posted 1 year ago

I have a tuple class:

I want to override the hashCode method such that it gives a distinct value. However, if num1/num2 are interchanged it should return the same value for the hash code.

example if, if the hash code is n, then when and , the hash code should be n.

BUT

if and then hash code should be m where n!=m

I don't have the brains to find an algorithm to implement this If anybody can give me an algorithm, I would appreciate it.

Thanks.

PS. this is not a student assignment or anything. I was asked this in a job interview question and I still don't have the answer, that is why I am posting it.

I want to override the hashCode method such that it gives a distinct value. However, if num1/num2 are interchanged it should return the same value for the hash code.

example if, if the hash code is n, then when and , the hash code should be n.

BUT

if and then hash code should be m where n!=m

I don't have the brains to find an algorithm to implement this If anybody can give me an algorithm, I would appreciate it.

Thanks.

PS. this is not a student assignment or anything. I was asked this in a job interview question and I still don't have the answer, that is why I am posting it.

posted 1 year ago

It's not necessary for objects which aren't equal to have different hash codes, so that requirement is not necessary. And in your example, if the hash code must be based on two integers then since the hash code is an integer there must be two unequal objects which have the same hash code no matter what calculation you use.

Mathew Kuruvilla wrote:BUT if... then hash code should be m where n!=m

It's not necessary for objects which aren't equal to have different hash codes, so that requirement is not necessary. And in your example, if the hash code must be based on two integers then since the hash code is an integer there must be two unequal objects which have the same hash code no matter what calculation you use.

posted 1 year ago

Okay.

This is java ranch, so we expect you to at least TRY before you get the answer.

So what is your best guess?

Do you have any ideas of what this hashcode method should look like?

What any hashcode method should look like?

This is java ranch, so we expect you to at least TRY before you get the answer.

So what is your best guess?

Do you have any ideas of what this hashcode method should look like?

What any hashcode method should look like?

Mathew Kuruvilla

Ranch Hand

Posts: 145

posted 1 year ago

Just as an additional point, you'd better make absolutely sure that

MUST return

Winston

Mathew Kuruvilla wrote:I want to override the hashCode method such that it gives a distinct value. However, if num1/num2 are interchanged it should return the same value for the hash code.

Just as an additional point, you'd better make absolutely sure that

`Tuple.equals()`ALSO doesn't care which order the values are - ie:

`Tuple.of(3,4).equals(Tuple.of(4,3))`

MUST return

**.**

`true`Winston

"Leadership is nature's way of removing morons from the productive flow" - Dogbert

Articles by Winston can be found here

posted 1 year ago

@Winston

Why? As Paul writes, if T(3, 4) is unequal to T(4,3), then their hashcodes need not be different.

My advice is: let your IDE come up with some good hashcodes. As soon as you override the equals-method, it will suggest a hashcode function too. Have a look at what it suggests, then you have some idea about how it can be done.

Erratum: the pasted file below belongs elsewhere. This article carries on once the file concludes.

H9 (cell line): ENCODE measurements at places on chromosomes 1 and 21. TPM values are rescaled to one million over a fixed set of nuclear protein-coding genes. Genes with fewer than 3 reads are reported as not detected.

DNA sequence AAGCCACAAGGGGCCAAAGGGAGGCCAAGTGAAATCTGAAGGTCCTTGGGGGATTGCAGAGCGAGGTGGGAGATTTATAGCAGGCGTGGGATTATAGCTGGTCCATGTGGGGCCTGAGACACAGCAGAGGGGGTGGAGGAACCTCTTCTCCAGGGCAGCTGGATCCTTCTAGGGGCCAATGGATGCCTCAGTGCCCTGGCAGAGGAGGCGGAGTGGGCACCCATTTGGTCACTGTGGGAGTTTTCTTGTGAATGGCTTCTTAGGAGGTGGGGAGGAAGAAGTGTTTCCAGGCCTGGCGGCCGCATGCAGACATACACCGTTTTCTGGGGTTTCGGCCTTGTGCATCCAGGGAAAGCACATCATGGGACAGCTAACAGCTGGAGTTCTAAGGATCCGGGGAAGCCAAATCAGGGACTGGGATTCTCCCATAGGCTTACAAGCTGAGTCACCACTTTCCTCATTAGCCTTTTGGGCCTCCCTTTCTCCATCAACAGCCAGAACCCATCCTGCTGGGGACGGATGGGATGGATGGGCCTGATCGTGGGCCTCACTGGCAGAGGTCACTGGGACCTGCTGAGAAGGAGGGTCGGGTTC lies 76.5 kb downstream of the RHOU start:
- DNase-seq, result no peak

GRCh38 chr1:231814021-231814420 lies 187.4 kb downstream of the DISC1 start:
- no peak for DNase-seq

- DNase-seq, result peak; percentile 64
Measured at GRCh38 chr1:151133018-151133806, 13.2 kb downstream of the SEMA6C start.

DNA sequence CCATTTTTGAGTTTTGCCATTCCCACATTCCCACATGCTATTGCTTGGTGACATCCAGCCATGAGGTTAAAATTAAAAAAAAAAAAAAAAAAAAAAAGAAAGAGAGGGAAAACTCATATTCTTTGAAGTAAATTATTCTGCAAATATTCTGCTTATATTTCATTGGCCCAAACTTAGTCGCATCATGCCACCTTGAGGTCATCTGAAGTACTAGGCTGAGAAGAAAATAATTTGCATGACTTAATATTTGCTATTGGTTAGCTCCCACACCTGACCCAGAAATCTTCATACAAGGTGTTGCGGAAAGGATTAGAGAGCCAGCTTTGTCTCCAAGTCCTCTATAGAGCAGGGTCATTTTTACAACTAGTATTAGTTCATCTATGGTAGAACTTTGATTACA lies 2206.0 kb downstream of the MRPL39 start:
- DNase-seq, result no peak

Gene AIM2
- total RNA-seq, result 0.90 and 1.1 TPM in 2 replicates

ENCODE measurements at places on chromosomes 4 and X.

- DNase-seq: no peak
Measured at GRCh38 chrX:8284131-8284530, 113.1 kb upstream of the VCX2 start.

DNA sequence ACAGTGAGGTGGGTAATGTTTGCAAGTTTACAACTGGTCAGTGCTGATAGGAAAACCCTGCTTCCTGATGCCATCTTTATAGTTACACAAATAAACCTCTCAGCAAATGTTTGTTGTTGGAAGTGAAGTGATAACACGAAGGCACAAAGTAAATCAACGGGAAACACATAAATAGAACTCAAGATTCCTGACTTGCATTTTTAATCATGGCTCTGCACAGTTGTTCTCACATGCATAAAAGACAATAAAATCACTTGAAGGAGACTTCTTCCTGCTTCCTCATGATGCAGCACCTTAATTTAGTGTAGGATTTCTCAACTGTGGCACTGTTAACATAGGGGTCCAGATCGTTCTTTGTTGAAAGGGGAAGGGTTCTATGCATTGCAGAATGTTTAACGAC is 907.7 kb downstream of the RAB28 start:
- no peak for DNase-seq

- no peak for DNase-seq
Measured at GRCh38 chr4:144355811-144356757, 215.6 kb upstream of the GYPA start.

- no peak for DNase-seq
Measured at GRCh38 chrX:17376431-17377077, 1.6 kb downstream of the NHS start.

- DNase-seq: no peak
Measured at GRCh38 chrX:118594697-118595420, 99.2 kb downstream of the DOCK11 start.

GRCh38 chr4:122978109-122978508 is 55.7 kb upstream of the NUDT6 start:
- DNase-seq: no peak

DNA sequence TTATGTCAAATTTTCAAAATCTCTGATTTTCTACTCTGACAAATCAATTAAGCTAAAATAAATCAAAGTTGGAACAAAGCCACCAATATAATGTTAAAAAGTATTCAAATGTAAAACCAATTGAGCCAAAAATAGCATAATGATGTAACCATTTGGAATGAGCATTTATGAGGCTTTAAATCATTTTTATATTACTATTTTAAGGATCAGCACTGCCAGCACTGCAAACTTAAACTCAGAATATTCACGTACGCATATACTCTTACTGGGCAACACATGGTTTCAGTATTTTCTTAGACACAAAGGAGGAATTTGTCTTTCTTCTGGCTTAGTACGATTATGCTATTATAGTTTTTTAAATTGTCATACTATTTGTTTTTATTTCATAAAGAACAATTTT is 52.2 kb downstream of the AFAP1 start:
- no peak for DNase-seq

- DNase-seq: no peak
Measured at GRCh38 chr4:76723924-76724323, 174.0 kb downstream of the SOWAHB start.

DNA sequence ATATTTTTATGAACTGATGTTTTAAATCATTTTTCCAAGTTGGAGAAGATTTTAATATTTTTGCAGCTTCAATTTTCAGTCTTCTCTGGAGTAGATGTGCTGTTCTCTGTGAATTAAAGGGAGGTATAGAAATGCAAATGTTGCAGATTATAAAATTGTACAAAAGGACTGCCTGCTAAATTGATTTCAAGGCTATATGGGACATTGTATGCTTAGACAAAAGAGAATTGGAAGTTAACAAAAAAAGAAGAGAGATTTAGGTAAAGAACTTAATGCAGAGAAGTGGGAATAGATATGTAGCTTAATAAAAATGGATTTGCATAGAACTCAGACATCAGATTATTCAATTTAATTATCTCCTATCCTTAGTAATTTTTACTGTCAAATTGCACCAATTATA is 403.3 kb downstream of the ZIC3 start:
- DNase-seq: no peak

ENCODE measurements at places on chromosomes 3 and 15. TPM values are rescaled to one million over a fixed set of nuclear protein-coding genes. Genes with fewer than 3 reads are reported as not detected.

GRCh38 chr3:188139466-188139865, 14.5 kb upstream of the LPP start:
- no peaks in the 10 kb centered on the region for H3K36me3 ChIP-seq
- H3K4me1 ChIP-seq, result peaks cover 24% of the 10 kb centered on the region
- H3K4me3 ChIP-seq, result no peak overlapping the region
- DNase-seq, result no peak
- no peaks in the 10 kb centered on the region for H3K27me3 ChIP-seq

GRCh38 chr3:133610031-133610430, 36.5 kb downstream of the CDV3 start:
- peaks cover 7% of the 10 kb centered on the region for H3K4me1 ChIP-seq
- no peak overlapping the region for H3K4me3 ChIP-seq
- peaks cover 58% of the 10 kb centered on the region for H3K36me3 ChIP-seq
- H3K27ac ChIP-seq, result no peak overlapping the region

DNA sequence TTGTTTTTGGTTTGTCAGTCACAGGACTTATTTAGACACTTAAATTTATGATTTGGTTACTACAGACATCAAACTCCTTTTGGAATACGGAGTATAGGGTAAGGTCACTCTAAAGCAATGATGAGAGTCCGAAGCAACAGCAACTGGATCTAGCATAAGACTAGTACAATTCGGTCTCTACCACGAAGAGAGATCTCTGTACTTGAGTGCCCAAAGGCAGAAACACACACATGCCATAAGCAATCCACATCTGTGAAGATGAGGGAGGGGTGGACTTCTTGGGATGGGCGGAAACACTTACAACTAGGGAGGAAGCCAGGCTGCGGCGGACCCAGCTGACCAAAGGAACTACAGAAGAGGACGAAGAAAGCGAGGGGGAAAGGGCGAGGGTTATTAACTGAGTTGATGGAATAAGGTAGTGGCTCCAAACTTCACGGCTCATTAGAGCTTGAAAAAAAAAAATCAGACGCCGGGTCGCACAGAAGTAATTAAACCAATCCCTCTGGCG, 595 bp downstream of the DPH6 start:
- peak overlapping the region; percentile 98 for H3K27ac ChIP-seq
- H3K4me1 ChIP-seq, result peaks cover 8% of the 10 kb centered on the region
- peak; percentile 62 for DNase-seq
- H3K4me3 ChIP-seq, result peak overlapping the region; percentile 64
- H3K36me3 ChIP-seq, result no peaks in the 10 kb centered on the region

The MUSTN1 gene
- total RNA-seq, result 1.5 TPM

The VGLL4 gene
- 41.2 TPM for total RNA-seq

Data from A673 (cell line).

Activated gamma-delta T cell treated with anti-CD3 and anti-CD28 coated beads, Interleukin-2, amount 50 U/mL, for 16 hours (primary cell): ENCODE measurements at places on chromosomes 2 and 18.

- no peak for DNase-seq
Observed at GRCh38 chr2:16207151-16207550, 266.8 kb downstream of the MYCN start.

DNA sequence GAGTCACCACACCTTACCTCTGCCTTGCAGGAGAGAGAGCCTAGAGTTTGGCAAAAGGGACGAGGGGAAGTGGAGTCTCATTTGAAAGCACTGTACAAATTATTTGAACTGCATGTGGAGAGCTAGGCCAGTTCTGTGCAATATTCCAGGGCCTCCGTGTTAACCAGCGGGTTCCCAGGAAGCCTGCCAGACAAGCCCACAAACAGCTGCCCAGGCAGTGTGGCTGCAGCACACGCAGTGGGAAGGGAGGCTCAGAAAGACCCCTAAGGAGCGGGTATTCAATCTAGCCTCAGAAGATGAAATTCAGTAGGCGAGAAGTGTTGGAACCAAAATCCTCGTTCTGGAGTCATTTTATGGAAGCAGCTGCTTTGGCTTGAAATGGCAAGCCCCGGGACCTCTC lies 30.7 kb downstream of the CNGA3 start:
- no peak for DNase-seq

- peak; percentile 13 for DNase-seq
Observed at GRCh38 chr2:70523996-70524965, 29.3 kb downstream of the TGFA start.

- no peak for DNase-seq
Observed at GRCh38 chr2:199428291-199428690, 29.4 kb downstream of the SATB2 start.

Why? As Paul writes, if T(3, 4) is unequal to T(4,3), then their hashcodes need not be different.

My advice is: let your IDE come up with some good hashcodes. As soon as you override the equals-method, it will suggest a hashcode function too. Have a look at what it suggests, then you have some idea about how it can be done.

posted 1 year ago

Very true. My mistake.

Winston

Piet Souris wrote:@Winston

Why? As Paul writes, if T(3, 4) is unequal to T(4,3), then their hashcodes need not be different.

Very true. My mistake.

Winston

Articles by Winston can be found here

Piet Souris

Master Rancher

Posts: 2045

75

posted 1 year ago

Nothing to be ashamed for...

At least for one hour after I sent in my reply, I was wondering if I was correct. Well, if two objects are equal, then their hashcodes MUST be equal. No doubt about that.

Does that mean that, if the hashcodes MUST be equal (as wished by OP), then the objects MUST also be equal? This is complicated stuff, with all these necessary and/or sufficient conditions...

But all this is nothing compared to what it takes to get a Comparator<Map.Entry<K, V>> for a Map<K, V> that compares first on values, then on keys. Just completed it, took me more that two hours...

Easy once you know how, nearly impossible if you don't.

At least for one hour after I sent in my reply, I was wondering if I was correct. Well, if two objects are equal, then their hashcodes MUST be equal. No doubt about that.

Does that mean that, if the hashcodes MUST be equal (as wished by OP), then the objects MUST also be equal? This is complicated stuff, with all these necessary and/or sufficient conditions...

But all this is nothing compared to what it takes to get a Comparator<Map.Entry<K, V>> for a Map<K, V> that compares first on values, then on keys. Just completed it, took me more that two hours...

Easy once you know how, nearly impossible if you don't.

posted 1 year ago

Thanks, but I should know better.

Oddly enough, for Mathew's specific case, it might actually make sense for

Winston

Piet Souris wrote:Nothing to be ashamed for...

Thanks, but I should know better.

Oddly enough, for Mathew's specific case, it might actually make sense for

`equals()`

*to*make the distinction, since there are only two possible variants of a

`Tuple`with the same values, which theoretically means that each bucket in a hashed collection might contain

*two*objects. But no more (hopefully).

Winston

Articles by Winston can be found here